Gratwick thought two books published to celebrate the 2005 anniversary of the Battle of Trafalgar were particularly good: Nelson’s Trafalger by Roy Adkins and Seize the Fire: Heroism, Duty, and the Battle of Trafalgar by Adam Nicolson. “Each is carefully researched and very readable,” he said. He also liked Six Frigates: The Epic History of the Founding of the U.S. Navy by Ian Toll, the story of building the first ships of the American Navy, including the USS Constitution.
Gratwick said he and his brother, a physician, were fascinated by Stephen Brown’s Scurvy, How a Surgeon, a Mariner and a Gentleman Solved the Greatest Medical Mystery of the Age of Sail. Until its cause was understood, Gratwick said the book relates that scurvy, “killed more men and women than all the naval disasters in history: storms, shipwrecks and combat, plus all diseases combined.”
Writer Steve Cartwright said Joshua Slocum’s Sailing around the World, published in 1900, remains one of his all-time favorites. “You’re crazy if you haven’t read it,” he declared. The book recounts Slocum’s adventures at age 51 when he became the first person ever to make the solo voyage. He sailed in the 37-foot sloop Spray, a boat he rebuilt from a rotting hulk left in a field. Cartwright felt a second must-read for anyone who loves well-written adventure tales would be Richard Henry Dana’s classic, Two Years Before the Mast, published in 1840. The narrative grew from Dana’s experience when he enlisted at age 18 as a common class sailor on a square-rigger headed for California by way of Cape Horn. A Harvard student, he had been suspended from school for taking part in a student demonstration. When he observed the cruel treatment of common seamen on the voyage, Dana vowed he would try to improve their lot after his return. He did, becoming an activist maritime lawyer.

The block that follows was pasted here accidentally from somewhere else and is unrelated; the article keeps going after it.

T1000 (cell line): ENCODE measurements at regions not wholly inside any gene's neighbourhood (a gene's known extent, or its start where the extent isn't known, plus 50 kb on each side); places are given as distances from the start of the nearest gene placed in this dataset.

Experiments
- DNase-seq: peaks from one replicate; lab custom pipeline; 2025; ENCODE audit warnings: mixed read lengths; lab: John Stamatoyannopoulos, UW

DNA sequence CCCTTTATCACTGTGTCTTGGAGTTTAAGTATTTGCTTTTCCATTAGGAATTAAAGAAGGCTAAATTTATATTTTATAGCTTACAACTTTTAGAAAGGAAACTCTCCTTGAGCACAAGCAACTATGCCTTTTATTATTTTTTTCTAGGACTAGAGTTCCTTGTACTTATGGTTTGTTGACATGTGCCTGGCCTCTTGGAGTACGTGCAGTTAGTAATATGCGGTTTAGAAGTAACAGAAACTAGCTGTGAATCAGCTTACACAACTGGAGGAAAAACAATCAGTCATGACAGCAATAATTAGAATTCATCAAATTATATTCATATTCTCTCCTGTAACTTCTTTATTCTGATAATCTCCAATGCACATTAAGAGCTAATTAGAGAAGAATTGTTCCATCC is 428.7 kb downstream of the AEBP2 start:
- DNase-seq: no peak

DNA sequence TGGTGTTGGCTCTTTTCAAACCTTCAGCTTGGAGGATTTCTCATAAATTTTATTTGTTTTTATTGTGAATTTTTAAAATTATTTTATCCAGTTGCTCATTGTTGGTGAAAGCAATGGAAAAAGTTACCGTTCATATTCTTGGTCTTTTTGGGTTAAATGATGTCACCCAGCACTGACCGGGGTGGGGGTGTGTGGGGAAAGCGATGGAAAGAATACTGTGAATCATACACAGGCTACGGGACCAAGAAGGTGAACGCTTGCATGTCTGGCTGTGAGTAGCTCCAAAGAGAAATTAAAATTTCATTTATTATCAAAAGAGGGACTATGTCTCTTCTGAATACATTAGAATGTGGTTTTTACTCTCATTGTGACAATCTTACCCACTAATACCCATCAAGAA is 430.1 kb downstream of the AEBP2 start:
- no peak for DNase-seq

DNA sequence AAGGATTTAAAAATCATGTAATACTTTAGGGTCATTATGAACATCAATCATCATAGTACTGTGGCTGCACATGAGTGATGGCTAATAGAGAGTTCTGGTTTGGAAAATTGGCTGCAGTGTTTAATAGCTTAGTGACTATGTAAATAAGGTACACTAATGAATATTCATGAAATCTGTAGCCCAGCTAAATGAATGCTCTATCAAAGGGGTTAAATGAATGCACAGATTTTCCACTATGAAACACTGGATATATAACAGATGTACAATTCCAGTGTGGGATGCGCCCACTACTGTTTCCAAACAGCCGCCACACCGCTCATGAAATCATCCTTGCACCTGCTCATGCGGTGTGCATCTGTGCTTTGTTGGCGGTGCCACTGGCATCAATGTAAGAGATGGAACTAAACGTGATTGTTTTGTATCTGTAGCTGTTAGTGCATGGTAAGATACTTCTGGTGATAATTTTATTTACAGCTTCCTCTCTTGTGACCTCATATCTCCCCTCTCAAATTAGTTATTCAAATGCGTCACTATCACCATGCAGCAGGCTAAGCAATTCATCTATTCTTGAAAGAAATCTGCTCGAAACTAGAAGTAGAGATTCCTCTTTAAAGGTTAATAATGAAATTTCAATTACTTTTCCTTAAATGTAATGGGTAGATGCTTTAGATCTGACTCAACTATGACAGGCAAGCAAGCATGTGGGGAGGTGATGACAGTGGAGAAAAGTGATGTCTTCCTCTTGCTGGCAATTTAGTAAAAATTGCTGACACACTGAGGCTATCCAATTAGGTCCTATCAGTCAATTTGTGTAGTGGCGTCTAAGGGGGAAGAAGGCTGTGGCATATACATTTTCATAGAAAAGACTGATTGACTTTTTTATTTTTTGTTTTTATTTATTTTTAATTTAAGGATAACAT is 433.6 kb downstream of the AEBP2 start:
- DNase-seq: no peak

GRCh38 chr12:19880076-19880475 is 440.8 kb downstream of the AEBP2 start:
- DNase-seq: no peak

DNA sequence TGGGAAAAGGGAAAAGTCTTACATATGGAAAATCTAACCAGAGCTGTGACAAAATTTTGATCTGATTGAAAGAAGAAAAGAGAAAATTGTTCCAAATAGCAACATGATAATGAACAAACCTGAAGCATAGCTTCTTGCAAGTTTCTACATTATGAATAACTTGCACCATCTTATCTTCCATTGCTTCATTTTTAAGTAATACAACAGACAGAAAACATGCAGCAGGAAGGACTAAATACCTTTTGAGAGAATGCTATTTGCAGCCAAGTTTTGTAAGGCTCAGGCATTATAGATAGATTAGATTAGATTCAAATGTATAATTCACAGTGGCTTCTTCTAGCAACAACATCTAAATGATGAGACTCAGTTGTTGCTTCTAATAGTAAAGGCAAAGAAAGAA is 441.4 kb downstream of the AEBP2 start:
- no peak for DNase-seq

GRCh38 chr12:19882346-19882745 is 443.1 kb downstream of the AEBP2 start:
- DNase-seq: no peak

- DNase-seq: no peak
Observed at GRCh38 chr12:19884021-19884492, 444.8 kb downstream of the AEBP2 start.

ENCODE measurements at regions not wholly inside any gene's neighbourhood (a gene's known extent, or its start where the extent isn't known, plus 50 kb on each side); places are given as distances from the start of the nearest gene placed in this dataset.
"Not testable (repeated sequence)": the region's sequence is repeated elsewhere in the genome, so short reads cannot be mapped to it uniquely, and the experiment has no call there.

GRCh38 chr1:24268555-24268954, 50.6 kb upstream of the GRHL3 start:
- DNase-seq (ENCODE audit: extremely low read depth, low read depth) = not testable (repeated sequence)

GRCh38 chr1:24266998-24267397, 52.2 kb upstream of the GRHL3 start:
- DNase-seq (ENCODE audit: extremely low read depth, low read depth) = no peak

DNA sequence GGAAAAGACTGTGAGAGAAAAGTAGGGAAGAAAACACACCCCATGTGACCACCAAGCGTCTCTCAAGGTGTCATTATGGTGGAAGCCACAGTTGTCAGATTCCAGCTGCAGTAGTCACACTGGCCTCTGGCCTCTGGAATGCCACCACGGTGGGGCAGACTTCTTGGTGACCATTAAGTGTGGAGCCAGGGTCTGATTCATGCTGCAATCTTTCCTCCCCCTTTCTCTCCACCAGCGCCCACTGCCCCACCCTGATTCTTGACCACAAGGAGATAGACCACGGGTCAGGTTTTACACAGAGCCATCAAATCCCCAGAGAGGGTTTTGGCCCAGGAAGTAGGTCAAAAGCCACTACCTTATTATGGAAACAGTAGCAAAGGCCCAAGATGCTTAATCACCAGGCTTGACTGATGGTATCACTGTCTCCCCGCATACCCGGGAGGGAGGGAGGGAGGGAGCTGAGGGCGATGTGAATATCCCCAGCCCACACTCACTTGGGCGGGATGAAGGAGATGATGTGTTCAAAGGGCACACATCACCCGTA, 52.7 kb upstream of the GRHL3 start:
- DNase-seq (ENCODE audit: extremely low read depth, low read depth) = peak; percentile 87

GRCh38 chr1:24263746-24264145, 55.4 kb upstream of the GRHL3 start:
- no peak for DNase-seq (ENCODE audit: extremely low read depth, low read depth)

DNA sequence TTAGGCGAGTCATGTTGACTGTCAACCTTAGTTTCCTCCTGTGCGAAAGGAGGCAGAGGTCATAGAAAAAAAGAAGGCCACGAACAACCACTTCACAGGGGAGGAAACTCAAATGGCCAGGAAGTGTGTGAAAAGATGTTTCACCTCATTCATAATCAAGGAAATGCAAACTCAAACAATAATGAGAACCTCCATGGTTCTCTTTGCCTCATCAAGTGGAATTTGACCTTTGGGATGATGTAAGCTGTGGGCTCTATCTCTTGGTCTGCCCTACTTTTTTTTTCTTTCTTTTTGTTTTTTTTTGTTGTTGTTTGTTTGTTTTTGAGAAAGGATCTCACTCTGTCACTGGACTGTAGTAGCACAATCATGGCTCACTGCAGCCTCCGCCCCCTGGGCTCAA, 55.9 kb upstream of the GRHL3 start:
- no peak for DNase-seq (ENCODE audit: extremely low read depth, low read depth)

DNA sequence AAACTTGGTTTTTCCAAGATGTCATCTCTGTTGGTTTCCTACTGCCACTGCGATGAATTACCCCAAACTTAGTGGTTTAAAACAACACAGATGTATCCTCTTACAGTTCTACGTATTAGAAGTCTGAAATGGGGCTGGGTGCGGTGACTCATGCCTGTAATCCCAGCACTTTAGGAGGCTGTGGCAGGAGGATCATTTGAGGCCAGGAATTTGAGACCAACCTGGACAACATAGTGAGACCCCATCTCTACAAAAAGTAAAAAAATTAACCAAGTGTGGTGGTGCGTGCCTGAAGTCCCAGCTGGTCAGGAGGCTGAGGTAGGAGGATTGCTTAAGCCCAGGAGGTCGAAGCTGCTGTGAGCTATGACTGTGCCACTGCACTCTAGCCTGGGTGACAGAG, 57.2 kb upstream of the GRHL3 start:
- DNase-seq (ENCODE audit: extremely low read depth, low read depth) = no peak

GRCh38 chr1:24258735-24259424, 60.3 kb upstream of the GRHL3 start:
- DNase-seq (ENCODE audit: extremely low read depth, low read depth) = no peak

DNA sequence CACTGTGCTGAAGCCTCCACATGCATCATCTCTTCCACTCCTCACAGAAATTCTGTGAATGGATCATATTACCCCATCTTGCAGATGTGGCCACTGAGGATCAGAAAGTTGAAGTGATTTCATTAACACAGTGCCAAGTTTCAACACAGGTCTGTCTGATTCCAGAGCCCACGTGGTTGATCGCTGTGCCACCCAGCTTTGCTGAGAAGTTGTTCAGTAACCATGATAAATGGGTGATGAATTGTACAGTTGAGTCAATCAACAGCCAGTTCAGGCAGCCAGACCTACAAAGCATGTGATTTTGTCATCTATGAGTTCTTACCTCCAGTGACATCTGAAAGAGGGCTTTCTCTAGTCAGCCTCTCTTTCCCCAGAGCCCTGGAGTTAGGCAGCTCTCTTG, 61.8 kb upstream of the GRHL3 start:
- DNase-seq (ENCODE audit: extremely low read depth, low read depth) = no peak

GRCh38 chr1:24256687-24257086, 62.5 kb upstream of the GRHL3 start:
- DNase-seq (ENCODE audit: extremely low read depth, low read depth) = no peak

Into the Light, A Family’s Epic Journey, by Dave and Jaja Martin, is another story of a voyage that captured Cartwright’s imagination. The Martin family, from Maine, refitted a 33-foot sailboat, and with their three children, sailed across the Arctic Circle. Their story inspired a PBS documentary, “Ice Blink.”
Former Working Waterfront editor David Platt mentioned Tom Horton’s books about Chesapeake Bay. Horton reported on the bay for the Baltimore Sun for 15 years before becoming a freelance writer. His titles include Turning the Tide: Saving the Chesapeake Bay, Water’s Way, Life Along the Chesapeake, and An Island out of Time: A Memoir of Smith Island in the Chesapeake.
Platt also recommended Inheriting the Trade: A Northern Family Confronts its Legacy as the Largest Slave-Trading Dynasty in U.S. History by Norman DeWolf. He described it as “a courageous, introspective book that deserves wide attention.”